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Health Check: New simulation lab at CCRI

Nursing students at the Community College of Rhode Island in Lincoln are getting some valuable hands-on experience at the school's new state-of-the-art clinical simulation lab. (WJAR)

Nursing students at the Community College of Rhode Island in Lincoln are getting some valuable hands-on experience in the classroom.

It's a new state-of-the-art clinical simulation lab that features several mannequins that offer a realistic patient setting.

“They breathe, they have vital signs, they have a pulse, they can seize, (and) their lips can turn blue,” said Susan Sienkiewicz, who is the department chair of nursing at CCRI.

The new simulation lab also features two hospital-style rooms with different types of patients, including a pregnant woman, newborn babies, and a man struggling with COPD.

“The faculty are actually in the control room, which is where the mannequins are being programmed,” Lisa Burke, who is the CCRI academic clinical coordinator for the simulation lab, said.

Students said they are pleased that they have the opportunity to learn in the lab.

“The simulation lab that we have here at CCRI is an invaluable tool to make the kind of mistakes in a natural environment that you would not want to make while training at the hospital,” Daniel G. Connor, Jr., a nursing student,” said.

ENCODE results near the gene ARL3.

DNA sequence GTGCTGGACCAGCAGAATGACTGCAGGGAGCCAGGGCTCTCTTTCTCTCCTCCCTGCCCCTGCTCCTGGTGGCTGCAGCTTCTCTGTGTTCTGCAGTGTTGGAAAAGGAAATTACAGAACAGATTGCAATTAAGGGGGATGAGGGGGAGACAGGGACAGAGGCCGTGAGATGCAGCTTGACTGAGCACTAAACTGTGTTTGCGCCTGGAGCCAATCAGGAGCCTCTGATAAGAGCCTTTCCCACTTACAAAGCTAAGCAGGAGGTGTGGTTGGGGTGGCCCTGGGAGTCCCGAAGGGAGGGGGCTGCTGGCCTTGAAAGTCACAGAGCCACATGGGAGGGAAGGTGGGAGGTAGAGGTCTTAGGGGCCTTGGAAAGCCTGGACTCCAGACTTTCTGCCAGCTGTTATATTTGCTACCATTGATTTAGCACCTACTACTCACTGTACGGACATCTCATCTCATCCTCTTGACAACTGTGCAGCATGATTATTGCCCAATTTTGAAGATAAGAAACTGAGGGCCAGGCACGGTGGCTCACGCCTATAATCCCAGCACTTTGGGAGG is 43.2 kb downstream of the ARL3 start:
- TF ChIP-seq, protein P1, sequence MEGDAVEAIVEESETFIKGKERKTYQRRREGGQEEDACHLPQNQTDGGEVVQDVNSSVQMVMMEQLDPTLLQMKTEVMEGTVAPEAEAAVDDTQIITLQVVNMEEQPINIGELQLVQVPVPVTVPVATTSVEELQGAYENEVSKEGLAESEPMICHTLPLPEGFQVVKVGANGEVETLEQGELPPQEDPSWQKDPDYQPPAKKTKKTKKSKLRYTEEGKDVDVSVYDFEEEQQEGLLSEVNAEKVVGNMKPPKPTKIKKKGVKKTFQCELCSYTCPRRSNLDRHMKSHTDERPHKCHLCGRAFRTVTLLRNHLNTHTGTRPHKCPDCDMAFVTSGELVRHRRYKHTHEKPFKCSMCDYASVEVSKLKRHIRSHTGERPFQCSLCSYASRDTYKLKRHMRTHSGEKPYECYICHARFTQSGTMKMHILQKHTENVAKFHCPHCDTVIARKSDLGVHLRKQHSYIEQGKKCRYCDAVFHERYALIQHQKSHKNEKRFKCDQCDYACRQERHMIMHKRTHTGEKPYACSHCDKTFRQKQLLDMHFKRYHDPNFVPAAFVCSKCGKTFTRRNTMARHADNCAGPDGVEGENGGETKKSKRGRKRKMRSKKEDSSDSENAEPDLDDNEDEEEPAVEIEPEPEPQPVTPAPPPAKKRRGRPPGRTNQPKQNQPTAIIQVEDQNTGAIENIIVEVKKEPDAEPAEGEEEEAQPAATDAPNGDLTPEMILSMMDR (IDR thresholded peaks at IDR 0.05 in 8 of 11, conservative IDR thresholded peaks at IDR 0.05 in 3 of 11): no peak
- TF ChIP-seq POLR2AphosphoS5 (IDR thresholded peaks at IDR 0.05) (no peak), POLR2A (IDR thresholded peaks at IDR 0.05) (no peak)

Genevieve Kuada, another nursing student, shared similar sentiments.

“We get to do the right things,” Kuada said. “We get to be corrected before we get to the hospital.”

Burke agreed.

“If they give a wrong medication and it will cause a drop in blood pressure, the blood pressure on the mannequin drops,” Burke said. “And then they have to interact and intervene.”

Respiratory and dental hygiene students are also using the simulation center for training.

“It was a little nerve-wracking at first,” said dental hygiene student, Taylor Beland, noting that she and other students had to respond to two different scenarios, including one that involved the patient having an asthma attack. “You just kind of want to give them an inhaler and oxygen, and then just kind of talk to them and calm them down.”

The lab was funded by a $324,100 grant from the Champlin Foundations and is located at the Flanagan campus in Lincoln.

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